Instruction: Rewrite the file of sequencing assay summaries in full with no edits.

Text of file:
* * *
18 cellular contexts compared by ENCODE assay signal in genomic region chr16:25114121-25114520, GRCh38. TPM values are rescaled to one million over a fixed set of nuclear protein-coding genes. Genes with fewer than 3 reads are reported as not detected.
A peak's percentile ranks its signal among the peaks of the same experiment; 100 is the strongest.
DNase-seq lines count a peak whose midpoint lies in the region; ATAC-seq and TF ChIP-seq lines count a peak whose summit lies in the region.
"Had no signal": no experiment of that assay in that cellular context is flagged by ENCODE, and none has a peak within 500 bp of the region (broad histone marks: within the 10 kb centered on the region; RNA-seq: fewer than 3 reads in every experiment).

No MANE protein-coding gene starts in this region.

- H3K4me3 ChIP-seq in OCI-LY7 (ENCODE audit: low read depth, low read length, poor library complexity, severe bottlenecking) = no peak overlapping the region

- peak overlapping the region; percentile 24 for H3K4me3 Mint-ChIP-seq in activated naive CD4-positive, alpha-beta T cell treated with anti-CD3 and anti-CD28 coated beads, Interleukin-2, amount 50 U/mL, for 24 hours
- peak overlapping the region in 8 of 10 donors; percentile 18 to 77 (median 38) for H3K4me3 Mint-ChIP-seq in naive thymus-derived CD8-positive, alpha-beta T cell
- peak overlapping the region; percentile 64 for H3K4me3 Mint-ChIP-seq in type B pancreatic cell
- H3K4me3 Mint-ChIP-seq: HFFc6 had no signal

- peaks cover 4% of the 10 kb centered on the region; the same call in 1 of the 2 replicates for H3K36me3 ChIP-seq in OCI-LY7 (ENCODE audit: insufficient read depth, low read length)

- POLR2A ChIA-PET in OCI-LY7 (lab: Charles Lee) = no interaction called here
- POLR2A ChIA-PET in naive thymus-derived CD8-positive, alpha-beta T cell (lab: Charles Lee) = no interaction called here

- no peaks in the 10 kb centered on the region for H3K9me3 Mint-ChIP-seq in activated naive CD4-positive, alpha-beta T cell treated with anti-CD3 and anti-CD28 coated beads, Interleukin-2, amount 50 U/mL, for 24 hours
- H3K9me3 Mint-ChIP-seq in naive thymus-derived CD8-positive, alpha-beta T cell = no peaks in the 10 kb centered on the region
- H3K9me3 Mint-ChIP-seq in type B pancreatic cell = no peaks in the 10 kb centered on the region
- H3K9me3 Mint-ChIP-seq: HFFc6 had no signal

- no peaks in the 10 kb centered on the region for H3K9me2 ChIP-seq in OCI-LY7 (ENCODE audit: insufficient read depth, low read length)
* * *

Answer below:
18 cellular contexts compared by ENCODE assay signal in genomic region chr16:25114121-25114520, GRCh38. TPM values are rescaled to one million over a fixed set of nuclear protein-coding genes. Genes with fewer than 3 reads are reported as not detected.
A peak's percentile ranks its signal among the peaks of the same experiment; 100 is the strongest.
DNase-seq lines count a peak whose midpoint lies in the region; ATAC-seq and TF ChIP-seq lines count a peak whose summit lies in the region.
"Had no signal": no experiment of that assay in that cellular context is flagged by ENCODE, and none has a peak within 500 bp of the region (broad histone marks: within the 10 kb centered on the region; RNA-seq: fewer than 3 reads in every experiment).

No MANE protein-coding gene starts in this region.

- H3K4me3 ChIP-seq in OCI-LY7 (ENCODE audit: low read depth, low read length, poor library complexity, severe bottlenecking) = no peak overlapping the region

- peak overlapping the region; percentile 24 for H3K4me3 Mint-ChIP-seq in activated naive CD4-positive, alpha-beta T cell treated with anti-CD3 and anti-CD28 coated beads, Interleukin-2, amount 50 U/mL, for 24 hours
- peak overlapping the region in 8 of 10 donors; percentile 18 to 77 (median 38) for H3K4me3 Mint-ChIP-seq in naive thymus-derived CD8-positive, alpha-beta T cell
- peak overlapping the region; percentile 64 for H3K4me3 Mint-ChIP-seq in type B pancreatic cell
- H3K4me3 Mint-ChIP-seq: HFFc6 had no signal

- peaks cover 4% of the 10 kb centered on the region; the same call in 1 of the 2 replicates for H3K36me3 ChIP-seq in OCI-LY7 (ENCODE audit: insufficient read depth, low read length)

- POLR2A ChIA-PET in OCI-LY7 (lab: Charles Lee) = no interaction called here
- POLR2A ChIA-PET in naive thymus-derived CD8-positive, alpha-beta T cell (lab: Charles Lee) = no interaction called here

- no peaks in the 10 kb centered on the region for H3K9me3 Mint-ChIP-seq in activated naive CD4-positive, alpha-beta T cell treated with anti-CD3 and anti-CD28 coated beads, Interleukin-2, amount 50 U/mL, for 24 hours
- H3K9me3 Mint-ChIP-seq in naive thymus-derived CD8-positive, alpha-beta T cell = no peaks in the 10 kb centered on the region
- H3K9me3 Mint-ChIP-seq in type B pancreatic cell = no peaks in the 10 kb centered on the region
- H3K9me3 Mint-ChIP-seq: HFFc6 had no signal

- no peaks in the 10 kb centered on the region for H3K9me2 ChIP-seq in OCI-LY7 (ENCODE audit: insufficient read depth, low read length)